Academic freedom in China is unquestionably under threat from various quarters. Yet the assumption that only the logics of authoritarian Communist Party power shape the terrain in which scholars operate provides us with a limited perspective on these threats. The Chinese academy has become deeply entangled with transnational forces, and is increasingly driven by similar business logics to those in play in universities around the world. We argue that these forces too contribute to the context for the exercise of academic freedom and its restriction. As is the case elsewhere, discourses around developing the national ‘knowledge economy’ and related logics of securitisation around knowledge production create conditions in which some forms of academic research are prioritised over others. Echoing the ‘culture wars’ plaguing the academy in many other countries, the research agendas most under threat in China are ones that connect to transnational movements and struggles, especially those focussed on labour and class, gender and feminism, race and ethnicity and human rights. In this article, we outline what we see as the key forces shaping the landscape for academic freedom in China, with a concentration on areas of research and teaching in the social sciences and humanities that are most at risk in the current conjuncture.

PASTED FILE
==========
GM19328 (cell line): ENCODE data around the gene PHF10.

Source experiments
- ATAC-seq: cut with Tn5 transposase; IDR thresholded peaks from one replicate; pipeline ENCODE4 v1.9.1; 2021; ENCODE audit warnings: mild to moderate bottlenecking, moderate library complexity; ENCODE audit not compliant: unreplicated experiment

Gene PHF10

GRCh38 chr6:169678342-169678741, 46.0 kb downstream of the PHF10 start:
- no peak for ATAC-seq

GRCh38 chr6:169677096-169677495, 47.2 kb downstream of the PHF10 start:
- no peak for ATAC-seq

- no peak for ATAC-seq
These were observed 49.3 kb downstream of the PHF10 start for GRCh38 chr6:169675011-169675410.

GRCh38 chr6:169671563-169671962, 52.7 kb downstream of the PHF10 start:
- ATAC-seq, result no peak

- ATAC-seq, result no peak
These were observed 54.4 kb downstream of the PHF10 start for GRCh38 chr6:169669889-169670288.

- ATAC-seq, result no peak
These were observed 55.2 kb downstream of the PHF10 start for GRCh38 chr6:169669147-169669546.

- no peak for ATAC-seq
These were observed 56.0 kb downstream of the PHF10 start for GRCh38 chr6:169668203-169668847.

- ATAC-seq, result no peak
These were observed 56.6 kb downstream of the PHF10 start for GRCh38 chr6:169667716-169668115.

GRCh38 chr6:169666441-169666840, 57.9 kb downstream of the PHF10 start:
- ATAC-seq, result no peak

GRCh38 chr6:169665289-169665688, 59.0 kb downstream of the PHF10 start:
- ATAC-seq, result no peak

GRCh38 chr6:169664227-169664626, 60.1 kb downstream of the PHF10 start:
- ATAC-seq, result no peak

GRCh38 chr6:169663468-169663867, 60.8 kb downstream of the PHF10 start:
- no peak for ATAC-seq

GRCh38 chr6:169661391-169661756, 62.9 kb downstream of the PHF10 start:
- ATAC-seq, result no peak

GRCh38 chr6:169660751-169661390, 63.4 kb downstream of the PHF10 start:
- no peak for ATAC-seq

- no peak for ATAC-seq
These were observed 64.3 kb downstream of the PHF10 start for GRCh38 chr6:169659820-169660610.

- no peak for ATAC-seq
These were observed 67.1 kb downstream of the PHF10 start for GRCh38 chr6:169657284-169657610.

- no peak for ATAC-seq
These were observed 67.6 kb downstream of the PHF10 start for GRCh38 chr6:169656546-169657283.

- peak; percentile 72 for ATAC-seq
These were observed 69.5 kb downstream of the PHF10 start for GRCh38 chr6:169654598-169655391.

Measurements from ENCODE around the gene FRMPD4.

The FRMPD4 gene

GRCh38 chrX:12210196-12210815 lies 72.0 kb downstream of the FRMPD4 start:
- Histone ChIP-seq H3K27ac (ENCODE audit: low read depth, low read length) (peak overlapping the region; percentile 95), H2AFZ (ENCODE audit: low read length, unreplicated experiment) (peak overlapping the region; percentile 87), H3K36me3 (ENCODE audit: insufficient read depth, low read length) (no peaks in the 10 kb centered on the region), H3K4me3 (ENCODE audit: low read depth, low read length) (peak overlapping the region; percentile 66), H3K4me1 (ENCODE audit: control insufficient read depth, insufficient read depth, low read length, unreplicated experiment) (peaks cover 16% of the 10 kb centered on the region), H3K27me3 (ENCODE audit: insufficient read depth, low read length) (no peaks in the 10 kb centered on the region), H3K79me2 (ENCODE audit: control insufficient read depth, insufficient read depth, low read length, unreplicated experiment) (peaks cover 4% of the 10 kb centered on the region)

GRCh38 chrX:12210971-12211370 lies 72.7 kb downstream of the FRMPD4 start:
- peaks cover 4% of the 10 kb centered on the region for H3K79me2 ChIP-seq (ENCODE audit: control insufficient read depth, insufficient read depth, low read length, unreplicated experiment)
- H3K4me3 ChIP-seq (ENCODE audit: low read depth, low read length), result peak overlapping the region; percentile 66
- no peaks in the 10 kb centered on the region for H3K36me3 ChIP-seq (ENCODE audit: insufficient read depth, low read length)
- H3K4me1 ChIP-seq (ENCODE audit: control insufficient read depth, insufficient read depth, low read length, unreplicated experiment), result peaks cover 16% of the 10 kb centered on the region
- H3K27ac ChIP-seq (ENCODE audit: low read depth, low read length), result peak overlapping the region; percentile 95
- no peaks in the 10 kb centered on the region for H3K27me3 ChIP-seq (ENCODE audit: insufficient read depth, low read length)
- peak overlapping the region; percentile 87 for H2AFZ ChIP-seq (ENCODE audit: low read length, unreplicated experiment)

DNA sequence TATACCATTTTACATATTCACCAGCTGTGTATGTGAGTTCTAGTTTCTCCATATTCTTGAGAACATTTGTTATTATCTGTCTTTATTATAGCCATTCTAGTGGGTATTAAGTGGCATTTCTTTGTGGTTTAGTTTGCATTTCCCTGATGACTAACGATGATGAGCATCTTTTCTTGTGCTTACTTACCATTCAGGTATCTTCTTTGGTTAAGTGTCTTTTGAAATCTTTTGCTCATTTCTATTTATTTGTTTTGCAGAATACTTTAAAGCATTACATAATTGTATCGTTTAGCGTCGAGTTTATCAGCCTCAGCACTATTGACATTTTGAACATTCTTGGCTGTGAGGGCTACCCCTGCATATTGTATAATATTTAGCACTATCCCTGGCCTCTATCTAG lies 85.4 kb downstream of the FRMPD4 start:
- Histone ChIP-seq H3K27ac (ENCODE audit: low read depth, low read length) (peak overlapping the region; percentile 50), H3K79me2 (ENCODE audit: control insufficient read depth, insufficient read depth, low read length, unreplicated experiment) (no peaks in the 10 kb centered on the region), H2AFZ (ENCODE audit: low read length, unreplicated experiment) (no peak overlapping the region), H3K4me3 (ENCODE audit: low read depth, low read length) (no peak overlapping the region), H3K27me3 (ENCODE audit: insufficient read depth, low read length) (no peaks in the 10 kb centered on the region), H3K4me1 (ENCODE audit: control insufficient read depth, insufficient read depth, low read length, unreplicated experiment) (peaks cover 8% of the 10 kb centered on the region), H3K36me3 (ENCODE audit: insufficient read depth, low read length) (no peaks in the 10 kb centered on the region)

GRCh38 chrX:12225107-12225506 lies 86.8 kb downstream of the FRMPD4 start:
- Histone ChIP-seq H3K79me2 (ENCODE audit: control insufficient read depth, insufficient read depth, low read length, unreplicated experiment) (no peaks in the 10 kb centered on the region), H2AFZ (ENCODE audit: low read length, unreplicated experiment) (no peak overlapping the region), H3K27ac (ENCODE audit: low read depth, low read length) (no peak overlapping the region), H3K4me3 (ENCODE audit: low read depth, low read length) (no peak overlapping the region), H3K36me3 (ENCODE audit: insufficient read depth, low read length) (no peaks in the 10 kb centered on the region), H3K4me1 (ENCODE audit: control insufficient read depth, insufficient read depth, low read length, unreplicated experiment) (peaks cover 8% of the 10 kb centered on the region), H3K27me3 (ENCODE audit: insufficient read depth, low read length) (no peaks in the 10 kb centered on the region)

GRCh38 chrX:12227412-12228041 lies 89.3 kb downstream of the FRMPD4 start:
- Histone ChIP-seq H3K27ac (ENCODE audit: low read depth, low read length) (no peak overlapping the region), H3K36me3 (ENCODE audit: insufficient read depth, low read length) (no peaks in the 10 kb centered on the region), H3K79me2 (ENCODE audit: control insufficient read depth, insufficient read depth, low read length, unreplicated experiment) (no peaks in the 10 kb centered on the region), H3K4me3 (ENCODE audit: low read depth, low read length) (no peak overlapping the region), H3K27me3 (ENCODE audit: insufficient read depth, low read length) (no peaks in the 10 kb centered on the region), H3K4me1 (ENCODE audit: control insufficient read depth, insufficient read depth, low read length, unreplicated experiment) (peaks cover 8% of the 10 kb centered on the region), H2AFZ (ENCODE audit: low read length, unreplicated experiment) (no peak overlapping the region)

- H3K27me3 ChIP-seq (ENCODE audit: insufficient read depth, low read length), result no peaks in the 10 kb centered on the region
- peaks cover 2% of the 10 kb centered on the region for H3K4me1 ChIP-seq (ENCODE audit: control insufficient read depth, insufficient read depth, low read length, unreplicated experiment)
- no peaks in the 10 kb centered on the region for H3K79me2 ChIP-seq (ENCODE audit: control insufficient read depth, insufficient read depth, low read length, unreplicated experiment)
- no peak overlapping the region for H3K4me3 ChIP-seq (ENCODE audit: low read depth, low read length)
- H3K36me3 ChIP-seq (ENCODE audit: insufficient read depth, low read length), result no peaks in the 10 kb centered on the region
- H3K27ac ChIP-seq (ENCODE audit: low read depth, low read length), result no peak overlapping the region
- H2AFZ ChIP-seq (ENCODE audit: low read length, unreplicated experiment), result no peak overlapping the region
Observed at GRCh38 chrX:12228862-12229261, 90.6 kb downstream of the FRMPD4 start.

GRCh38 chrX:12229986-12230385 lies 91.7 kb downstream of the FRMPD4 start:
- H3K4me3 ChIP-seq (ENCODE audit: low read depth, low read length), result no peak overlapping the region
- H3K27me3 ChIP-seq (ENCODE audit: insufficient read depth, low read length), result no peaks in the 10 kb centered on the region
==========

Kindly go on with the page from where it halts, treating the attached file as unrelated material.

- academic freedom
- higher education